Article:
We ventured on to our next period, lunch, outside on the eternally humid patio under the grey sky after grabbing our trays of pizza. I ate with my normal group--- Darien, Hannah, Marcus, Jessica and Lizzy. They all sat there, pouring over homework. I didn’t question it. Junior year had been pretty tough so far, which didn’t make it any easier to ask:
“Can any of you help me run the bakery after school? Mom’s staying home with dad.”
There was an awkward pause, then Jessica glanced up from under her bangs shyly. “Sorry but I really need to study for semester exams….” she bit her lip before continuing on, “and weren’t you working there all last week? You should take a break.”
The rest of the table agreed whole-heartedly. Darien’s---who had the highest GPA of our class--- blue eyes had grown to the size of plates from the horror that anyone could have wasted all their time frying beignets when a major test was on the horizon---which according to him meant any tests in the future. For their sakes I pretended to give in. Sheepishly, I started working on my homework, a sign of surrender.
My classes passed at their usual slow, boring pace. Ms. Calcasieu’s slurred Cajun accent was impossible to understand, which pretty much put our English class to sleep. She would stand at the front of the room in her grandma-like outfits (even though she was only fifty) lecturing the back wall without a clue as to whether or not we paid attention. Or maybe she had given up. At least some kids managed to make themselves useful: the chubby carrot topped boy in front of me had learned how to shoot exceptional gum wads into the trash can without catching Ms. Calcasieu’s dreary eye. After my next and last period, art, Elisabeth caught up with me in the hallway.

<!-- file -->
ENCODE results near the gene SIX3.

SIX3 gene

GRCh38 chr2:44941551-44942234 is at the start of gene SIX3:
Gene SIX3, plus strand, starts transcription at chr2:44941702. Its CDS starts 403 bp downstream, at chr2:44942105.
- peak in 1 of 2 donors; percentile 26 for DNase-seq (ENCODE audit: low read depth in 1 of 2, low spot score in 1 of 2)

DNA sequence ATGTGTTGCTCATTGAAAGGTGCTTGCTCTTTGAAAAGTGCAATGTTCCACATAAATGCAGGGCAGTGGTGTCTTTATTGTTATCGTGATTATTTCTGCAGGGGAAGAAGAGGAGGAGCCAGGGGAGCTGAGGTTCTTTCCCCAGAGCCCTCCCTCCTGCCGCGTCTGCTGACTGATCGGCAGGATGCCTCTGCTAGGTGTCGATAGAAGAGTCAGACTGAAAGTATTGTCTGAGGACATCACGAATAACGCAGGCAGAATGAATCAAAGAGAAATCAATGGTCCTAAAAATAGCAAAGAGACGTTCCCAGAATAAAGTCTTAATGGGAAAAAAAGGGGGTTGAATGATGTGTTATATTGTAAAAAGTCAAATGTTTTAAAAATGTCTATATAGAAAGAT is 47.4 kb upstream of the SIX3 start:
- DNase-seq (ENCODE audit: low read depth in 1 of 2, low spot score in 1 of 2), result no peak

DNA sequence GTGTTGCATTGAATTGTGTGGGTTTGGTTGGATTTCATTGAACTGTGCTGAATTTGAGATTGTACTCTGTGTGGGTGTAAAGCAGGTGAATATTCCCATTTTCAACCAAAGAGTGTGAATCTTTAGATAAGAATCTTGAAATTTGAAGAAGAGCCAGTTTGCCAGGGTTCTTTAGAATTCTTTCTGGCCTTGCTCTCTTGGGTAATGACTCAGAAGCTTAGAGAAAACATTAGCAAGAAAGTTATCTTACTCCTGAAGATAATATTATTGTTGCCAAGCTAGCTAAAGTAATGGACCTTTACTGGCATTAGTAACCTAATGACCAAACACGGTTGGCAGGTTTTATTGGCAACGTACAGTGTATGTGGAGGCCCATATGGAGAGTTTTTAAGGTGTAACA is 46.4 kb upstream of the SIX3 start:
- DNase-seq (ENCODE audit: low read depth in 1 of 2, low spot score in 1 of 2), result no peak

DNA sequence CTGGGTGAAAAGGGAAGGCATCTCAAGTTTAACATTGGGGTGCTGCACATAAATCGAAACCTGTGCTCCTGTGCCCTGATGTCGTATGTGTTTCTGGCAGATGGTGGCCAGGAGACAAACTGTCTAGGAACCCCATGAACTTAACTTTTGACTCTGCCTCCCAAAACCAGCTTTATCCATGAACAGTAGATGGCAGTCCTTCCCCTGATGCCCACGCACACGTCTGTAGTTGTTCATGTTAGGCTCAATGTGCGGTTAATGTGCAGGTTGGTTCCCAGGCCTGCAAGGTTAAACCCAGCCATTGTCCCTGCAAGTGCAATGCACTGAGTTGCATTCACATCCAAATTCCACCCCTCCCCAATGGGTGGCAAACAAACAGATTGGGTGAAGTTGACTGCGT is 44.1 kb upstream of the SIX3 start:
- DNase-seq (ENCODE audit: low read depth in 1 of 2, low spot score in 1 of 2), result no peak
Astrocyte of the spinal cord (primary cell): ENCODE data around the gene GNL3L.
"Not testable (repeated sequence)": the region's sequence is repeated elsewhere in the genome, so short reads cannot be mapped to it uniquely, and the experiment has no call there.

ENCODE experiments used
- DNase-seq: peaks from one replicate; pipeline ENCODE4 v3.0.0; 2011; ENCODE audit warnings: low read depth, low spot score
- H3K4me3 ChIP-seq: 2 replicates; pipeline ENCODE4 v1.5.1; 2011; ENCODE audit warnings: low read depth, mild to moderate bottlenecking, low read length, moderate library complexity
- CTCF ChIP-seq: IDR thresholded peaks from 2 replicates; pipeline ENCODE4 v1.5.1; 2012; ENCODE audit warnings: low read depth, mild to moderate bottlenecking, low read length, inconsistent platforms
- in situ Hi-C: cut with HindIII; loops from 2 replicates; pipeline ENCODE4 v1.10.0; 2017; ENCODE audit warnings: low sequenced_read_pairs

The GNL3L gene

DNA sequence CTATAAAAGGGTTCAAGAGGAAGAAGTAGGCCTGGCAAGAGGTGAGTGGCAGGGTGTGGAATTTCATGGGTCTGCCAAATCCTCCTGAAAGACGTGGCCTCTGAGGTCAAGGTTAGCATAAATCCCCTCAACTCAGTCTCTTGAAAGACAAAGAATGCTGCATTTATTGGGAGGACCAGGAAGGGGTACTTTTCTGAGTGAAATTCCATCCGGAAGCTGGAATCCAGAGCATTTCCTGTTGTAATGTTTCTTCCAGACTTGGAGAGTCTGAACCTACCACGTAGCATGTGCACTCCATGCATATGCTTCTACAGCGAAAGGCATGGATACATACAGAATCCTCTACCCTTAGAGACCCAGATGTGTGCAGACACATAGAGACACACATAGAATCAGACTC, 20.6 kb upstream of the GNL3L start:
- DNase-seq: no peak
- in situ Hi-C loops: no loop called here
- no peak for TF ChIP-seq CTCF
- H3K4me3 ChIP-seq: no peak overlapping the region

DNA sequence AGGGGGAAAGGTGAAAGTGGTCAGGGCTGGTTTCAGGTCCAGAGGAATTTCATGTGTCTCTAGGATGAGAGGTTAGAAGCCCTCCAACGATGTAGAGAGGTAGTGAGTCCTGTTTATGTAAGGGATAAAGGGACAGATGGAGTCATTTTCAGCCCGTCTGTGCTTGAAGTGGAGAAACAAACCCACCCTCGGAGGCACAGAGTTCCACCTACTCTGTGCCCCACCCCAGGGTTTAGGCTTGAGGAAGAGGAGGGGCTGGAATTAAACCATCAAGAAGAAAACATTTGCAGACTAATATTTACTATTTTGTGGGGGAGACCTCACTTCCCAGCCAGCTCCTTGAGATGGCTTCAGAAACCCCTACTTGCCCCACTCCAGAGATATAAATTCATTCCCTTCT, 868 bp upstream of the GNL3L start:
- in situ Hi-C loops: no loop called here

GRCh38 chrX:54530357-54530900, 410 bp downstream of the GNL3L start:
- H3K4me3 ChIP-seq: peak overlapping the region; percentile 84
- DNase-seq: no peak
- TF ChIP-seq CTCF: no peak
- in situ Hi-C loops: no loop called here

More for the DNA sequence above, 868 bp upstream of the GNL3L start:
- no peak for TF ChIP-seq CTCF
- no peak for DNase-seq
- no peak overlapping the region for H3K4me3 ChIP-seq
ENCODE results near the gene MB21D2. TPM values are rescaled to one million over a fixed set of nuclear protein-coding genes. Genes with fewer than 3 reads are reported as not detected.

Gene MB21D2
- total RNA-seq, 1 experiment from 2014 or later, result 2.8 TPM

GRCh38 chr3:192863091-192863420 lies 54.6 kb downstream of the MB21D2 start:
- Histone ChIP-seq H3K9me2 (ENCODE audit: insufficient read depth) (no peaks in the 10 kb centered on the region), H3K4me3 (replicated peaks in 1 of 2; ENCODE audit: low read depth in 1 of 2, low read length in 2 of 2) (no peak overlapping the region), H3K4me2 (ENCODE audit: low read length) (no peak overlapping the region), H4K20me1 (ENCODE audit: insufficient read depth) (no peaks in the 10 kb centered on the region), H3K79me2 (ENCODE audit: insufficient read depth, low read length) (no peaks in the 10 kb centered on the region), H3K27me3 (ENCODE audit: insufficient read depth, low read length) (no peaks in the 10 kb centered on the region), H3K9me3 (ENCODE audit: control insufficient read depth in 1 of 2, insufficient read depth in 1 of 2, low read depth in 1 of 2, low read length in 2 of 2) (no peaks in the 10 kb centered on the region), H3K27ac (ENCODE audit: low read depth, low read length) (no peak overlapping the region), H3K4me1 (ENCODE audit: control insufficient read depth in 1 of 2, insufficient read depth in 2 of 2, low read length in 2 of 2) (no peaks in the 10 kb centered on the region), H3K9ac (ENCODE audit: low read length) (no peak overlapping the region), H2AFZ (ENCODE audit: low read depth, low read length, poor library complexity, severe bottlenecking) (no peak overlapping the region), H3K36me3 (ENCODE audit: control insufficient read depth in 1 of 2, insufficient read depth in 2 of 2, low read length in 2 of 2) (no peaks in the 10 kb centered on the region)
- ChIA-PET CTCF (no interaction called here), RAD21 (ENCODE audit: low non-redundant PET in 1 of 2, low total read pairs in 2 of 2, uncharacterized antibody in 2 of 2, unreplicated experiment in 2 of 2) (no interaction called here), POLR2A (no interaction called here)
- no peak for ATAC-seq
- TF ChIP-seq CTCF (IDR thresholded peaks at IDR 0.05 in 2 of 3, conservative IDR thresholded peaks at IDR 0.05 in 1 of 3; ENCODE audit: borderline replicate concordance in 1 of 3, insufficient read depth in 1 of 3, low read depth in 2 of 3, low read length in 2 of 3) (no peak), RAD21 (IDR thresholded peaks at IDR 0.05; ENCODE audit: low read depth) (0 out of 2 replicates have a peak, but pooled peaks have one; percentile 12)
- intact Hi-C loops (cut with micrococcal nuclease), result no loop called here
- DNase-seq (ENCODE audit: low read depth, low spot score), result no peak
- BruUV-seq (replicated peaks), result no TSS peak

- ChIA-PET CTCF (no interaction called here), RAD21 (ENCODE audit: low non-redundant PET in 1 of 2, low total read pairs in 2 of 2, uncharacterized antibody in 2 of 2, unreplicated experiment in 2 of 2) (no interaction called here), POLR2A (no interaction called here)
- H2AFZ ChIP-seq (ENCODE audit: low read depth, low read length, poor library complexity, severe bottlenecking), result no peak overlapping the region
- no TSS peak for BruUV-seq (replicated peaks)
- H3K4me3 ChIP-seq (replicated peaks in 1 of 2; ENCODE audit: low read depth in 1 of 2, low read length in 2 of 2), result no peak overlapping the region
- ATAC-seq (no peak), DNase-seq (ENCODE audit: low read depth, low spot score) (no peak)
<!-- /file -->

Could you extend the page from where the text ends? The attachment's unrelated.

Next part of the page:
“You’re still going to work.” It wasn’t a question. We had known each other too long. She crossed her arms expectantly, her chocolate brown eyes furrowed.
I sighed. “Well what else am I supposed to do?” I asked more harshly than intended. Go home? See the bits and pieces of my father that were scrapped out of that wrecked police car four years ago, try so hard to communicate through the entrapment of his own body? Watch my mother force a smile, pretend that everything’s all right? Normally these thoughts stayed in my subconscious, but when that touchy subject was overly probed they tended to trickle through. Elisabeth’s expression softened. Obviously, my thoughts had shown on my face. I was so bad at faking emotions---probably why my attempt at theater in middle school epically failed.
“Tina…I can help if you want…” Liz asked hesitantly. We both remembered what happened the last time she tried baking. An entire batch of beignets had been coated in powdered sugar before going in fryer and came out ink black. Eggshells inside the fruitcakes. Halfway cooked bread loaves. Lizzy’s heart was in the right place, but she wasn’t exactly the sharpest tool in the shed. And cooking was not her forte.